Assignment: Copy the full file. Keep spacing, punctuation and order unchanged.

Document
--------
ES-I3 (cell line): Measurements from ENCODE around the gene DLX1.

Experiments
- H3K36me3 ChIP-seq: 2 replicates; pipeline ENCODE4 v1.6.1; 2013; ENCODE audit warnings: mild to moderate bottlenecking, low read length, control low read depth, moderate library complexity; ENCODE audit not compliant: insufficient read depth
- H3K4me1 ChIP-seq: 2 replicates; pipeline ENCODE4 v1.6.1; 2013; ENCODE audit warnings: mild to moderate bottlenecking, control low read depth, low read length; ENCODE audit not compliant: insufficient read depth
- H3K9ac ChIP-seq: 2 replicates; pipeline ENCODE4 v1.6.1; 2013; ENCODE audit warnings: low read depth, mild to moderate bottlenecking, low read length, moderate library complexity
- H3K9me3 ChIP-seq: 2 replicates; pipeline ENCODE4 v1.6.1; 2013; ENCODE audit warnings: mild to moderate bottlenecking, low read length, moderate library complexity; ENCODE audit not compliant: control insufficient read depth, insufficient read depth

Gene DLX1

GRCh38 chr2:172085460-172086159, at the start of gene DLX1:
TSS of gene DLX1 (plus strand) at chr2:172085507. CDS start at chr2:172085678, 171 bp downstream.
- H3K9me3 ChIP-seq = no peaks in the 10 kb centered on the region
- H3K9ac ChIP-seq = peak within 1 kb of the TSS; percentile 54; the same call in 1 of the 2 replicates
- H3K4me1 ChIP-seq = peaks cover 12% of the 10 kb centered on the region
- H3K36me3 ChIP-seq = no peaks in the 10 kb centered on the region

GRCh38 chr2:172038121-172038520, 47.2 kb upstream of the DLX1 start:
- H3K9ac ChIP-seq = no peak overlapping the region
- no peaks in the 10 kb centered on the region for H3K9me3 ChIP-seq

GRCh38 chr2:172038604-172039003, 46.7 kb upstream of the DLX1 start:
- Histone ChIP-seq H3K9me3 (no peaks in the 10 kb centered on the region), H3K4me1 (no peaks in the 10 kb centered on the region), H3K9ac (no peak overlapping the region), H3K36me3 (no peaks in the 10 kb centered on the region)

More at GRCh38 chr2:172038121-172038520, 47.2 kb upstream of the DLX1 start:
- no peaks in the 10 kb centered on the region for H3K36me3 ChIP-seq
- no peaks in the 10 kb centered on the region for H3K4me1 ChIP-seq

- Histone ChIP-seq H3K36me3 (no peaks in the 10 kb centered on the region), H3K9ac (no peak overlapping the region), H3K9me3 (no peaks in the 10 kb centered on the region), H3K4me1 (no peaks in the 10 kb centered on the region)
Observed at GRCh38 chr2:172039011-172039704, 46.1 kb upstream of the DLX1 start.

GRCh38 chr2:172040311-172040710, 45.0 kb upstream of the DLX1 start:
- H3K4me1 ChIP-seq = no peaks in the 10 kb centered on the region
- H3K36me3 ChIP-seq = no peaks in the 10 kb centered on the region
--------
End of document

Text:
ES-I3 (cell line): Measurements from ENCODE around the gene DLX1.

Experiments
- H3K36me3 ChIP-seq: 2 replicates; pipeline ENCODE4 v1.6.1; 2013; ENCODE audit warnings: mild to moderate bottlenecking, low read length, control low read depth, moderate library complexity; ENCODE audit not compliant: insufficient read depth
- H3K4me1 ChIP-seq: 2 replicates; pipeline ENCODE4 v1.6.1; 2013; ENCODE audit warnings: mild to moderate bottlenecking, control low read depth, low read length; ENCODE audit not compliant: insufficient read depth
- H3K9ac ChIP-seq: 2 replicates; pipeline ENCODE4 v1.6.1; 2013; ENCODE audit warnings: low read depth, mild to moderate bottlenecking, low read length, moderate library complexity
- H3K9me3 ChIP-seq: 2 replicates; pipeline ENCODE4 v1.6.1; 2013; ENCODE audit warnings: mild to moderate bottlenecking, low read length, moderate library complexity; ENCODE audit not compliant: control insufficient read depth, insufficient read depth

Gene DLX1

GRCh38 chr2:172085460-172086159, at the start of gene DLX1:
TSS of gene DLX1 (plus strand) at chr2:172085507. CDS start at chr2:172085678, 171 bp downstream.
- H3K9me3 ChIP-seq = no peaks in the 10 kb centered on the region
- H3K9ac ChIP-seq = peak within 1 kb of the TSS; percentile 54; the same call in 1 of the 2 replicates
- H3K4me1 ChIP-seq = peaks cover 12% of the 10 kb centered on the region
- H3K36me3 ChIP-seq = no peaks in the 10 kb centered on the region

GRCh38 chr2:172038121-172038520, 47.2 kb upstream of the DLX1 start:
- H3K9ac ChIP-seq = no peak overlapping the region
- no peaks in the 10 kb centered on the region for H3K9me3 ChIP-seq

GRCh38 chr2:172038604-172039003, 46.7 kb upstream of the DLX1 start:
- Histone ChIP-seq H3K9me3 (no peaks in the 10 kb centered on the region), H3K4me1 (no peaks in the 10 kb centered on the region), H3K9ac (no peak overlapping the region), H3K36me3 (no peaks in the 10 kb centered on the region)

More at GRCh38 chr2:172038121-172038520, 47.2 kb upstream of the DLX1 start:
- no peaks in the 10 kb centered on the region for H3K36me3 ChIP-seq
- no peaks in the 10 kb centered on the region for H3K4me1 ChIP-seq

- Histone ChIP-seq H3K36me3 (no peaks in the 10 kb centered on the region), H3K9ac (no peak overlapping the region), H3K9me3 (no peaks in the 10 kb centered on the region), H3K4me1 (no peaks in the 10 kb centered on the region)
Observed at GRCh38 chr2:172039011-172039704, 46.1 kb upstream of the DLX1 start.

GRCh38 chr2:172040311-172040710, 45.0 kb upstream of the DLX1 start:
- H3K4me1 ChIP-seq = no peaks in the 10 kb centered on the region
- H3K36me3 ChIP-seq = no peaks in the 10 kb centered on the region